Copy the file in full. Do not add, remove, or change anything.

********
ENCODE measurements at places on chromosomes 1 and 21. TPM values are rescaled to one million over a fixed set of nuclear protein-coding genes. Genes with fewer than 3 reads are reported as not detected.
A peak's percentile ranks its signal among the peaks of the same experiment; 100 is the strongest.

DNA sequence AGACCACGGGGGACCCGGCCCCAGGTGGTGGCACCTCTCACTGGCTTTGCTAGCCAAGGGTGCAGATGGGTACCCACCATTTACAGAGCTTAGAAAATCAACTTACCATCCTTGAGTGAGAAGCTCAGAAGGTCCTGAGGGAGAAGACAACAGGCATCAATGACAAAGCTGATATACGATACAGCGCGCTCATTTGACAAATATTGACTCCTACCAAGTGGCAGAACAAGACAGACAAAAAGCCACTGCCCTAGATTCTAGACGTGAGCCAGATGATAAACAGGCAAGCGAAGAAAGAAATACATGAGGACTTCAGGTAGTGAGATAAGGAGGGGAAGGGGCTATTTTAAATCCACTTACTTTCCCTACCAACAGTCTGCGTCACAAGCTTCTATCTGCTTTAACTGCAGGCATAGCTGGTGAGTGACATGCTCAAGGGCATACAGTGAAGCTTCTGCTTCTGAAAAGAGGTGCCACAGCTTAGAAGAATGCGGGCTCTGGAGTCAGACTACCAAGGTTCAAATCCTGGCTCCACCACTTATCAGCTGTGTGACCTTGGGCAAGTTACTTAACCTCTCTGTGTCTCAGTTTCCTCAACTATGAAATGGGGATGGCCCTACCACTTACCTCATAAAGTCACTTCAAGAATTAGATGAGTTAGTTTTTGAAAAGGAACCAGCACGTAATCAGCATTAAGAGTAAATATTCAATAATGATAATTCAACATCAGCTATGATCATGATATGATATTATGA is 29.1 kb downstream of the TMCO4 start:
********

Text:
ENCODE measurements at places on chromosomes 1 and 21. TPM values are rescaled to one million over a fixed set of nuclear protein-coding genes. Genes with fewer than 3 reads are reported as not detected.
A peak's percentile ranks its signal among the peaks of the same experiment; 100 is the strongest.

DNA sequence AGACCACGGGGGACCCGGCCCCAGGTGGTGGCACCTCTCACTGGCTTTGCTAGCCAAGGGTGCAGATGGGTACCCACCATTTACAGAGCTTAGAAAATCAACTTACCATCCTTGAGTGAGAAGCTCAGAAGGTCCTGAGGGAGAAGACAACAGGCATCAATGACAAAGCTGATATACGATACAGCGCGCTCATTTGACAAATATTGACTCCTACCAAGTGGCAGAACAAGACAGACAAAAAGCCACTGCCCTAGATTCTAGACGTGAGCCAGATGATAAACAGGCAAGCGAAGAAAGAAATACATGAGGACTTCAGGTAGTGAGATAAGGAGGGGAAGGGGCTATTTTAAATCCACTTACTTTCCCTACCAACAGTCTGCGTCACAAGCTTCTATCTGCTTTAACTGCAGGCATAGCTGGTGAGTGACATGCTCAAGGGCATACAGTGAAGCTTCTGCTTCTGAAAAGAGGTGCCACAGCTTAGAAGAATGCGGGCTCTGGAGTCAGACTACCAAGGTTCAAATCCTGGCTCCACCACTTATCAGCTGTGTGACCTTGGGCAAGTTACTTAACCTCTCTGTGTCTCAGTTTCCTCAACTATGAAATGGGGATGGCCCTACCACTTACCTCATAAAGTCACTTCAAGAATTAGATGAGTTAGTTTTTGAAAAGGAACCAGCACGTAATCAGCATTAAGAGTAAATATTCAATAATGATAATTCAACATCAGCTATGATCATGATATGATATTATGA is 29.1 kb downstream of the TMCO4 start: